There is no evidence of microfossils on Mars, says a NASA planetary scientist
Since time immemorial, Mars has puzzled earthlings with the possibility that it might harbor life. But like a bad TV series, its exploration created astrobiological cliffhangers that mostly turned into dead ends.
Today, planetary scientists are confident that for a brief period of 500 million years early in its history, Mars had liquid water walking on its surface, with rivers, lakes, deltas, and perhaps even an ocean. However, the reality at present is that the surface of Mars is much more inhospitable than the drier deserts on Earth.
The surface is completely inhospitable, Jennifer Stern, a planetary scientist at NASA’s Goddard Space Flight Center in Maryland, told me. Besides the fact that there is no liquid water on the surface, Mars also suffers from a constant stream of cosmic and solar radiation, she says. It’s really hard to imagine that some kind of organism could adapt to these really bad conditions, Stern says.
From what we’ve measured at least on the surface, everything points to abiotic, non-biological processes, Stern says in a presentation last week at the 241st meeting of the American Astronomical Society (AAS) here in Seattle. She says the best hope for future Mars exploration lies in the Earth’s interior.
Stern notes in her AAS summary that a near-surface, undiscovered surface can maintain a habitable environment for longer than a surface. She writes that records of organic molecules may persist beyond the reach of ionizing radiation from galactic cosmic rays.
How has the Mars habitability paradigm changed since the Viking lander?
When NASA sent out two Viking landers, they really threw everything into the matter of life, says Stern.
But when they didn’t detect life, it was kind of the death knell for NASA’s Mars exploration over the next 25 years, she says.
Then as we went back in time, we started to think about what the most basic thing life needed to do, Stern asks. It is indisputable, she says, that water must exist for life as we know it to exist.
But so far, there is no definitive evidence of life on Mars.
With NASA’s Mars rover, and discoveries of complex organics in both the 3.8-billion-year-old Gale Crater and Jezero Crater mudstones, we now know that organic carbon is likely to be widely distributed on Mars, Stern noted in her AAS presentation. .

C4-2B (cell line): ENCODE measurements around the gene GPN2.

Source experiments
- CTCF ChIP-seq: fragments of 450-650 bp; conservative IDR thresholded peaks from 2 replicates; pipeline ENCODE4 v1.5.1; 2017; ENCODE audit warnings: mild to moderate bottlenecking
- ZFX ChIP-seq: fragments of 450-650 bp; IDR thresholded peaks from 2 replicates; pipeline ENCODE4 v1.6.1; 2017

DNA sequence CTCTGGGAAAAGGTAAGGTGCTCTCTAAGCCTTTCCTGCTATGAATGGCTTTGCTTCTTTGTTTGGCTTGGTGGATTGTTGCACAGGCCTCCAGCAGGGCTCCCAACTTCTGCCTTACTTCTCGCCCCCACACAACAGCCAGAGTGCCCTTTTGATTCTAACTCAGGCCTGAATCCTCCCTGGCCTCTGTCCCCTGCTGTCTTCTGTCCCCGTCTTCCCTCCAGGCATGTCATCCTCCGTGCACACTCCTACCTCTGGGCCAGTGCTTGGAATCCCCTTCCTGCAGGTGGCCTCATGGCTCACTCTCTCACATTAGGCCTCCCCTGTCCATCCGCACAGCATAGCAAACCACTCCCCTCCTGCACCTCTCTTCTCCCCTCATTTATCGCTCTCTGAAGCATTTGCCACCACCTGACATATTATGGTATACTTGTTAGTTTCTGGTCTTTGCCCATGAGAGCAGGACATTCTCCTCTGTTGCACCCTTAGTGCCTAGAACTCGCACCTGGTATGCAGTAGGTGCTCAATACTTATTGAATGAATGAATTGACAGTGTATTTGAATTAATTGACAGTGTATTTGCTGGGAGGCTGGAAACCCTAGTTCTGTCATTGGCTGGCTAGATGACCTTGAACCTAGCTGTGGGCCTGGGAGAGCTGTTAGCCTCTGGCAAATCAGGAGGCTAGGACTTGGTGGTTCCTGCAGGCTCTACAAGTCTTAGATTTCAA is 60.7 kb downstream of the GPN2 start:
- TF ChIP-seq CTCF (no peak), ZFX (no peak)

Certain organic molecules, such as amino acids and lipids, are more indicative of life and the things we see in the fossil record on Earth, Stern says. But we don’t see those particles on Mars, she says. We don’t see evidence of microfossils, says Stern.
Are we halfway to understanding Mars’ history of life?
I think we’re a long way off, says Stern. With the Curiosity and Perseverance rovers, we’ve confirmed the presence of carbon-bearing organic molecules on Mars, she says.
Is there currently any flowing water on Mars?
There’s a lot of evidence that there was water in the past, but we don’t have evidence of water flowing today, says Stern. She says the minerals we find are minerals that can only be made in water.
Why did Mars go wrong so terribly quickly?
“I don’t know if Mars got that wrong or if Earth was really lucky with its habitability,” Stern said.
However, Stern says, Mars has the misfortune of being smaller than Earth, which means it cools faster. Mars likely lost its internal dynamo early on that would have generated a global magnetic field that protected the Red Planet from the sun’s charged particle damage.
NASA’s MAVEN spacecraft has shown that Mars may have been stripped of its atmosphere due to the charged particles of the solar wind.
Stern says: We know that there is ice in the interior of Mars, and there may be liquid water in the interior of the Earth, but we don’t know that. On Mars it’s completely unexplored, but we know the Earth’s interior is a habitable environment, she says. Stern says there is life on Earth five kilometers deep.
Does Mars also live beneath its surface?
I think all bets are off because we haven’t been there yet, so we don’t know, says Stern. If there could be life deep on Earth, then there might be life deep on Mars, she says.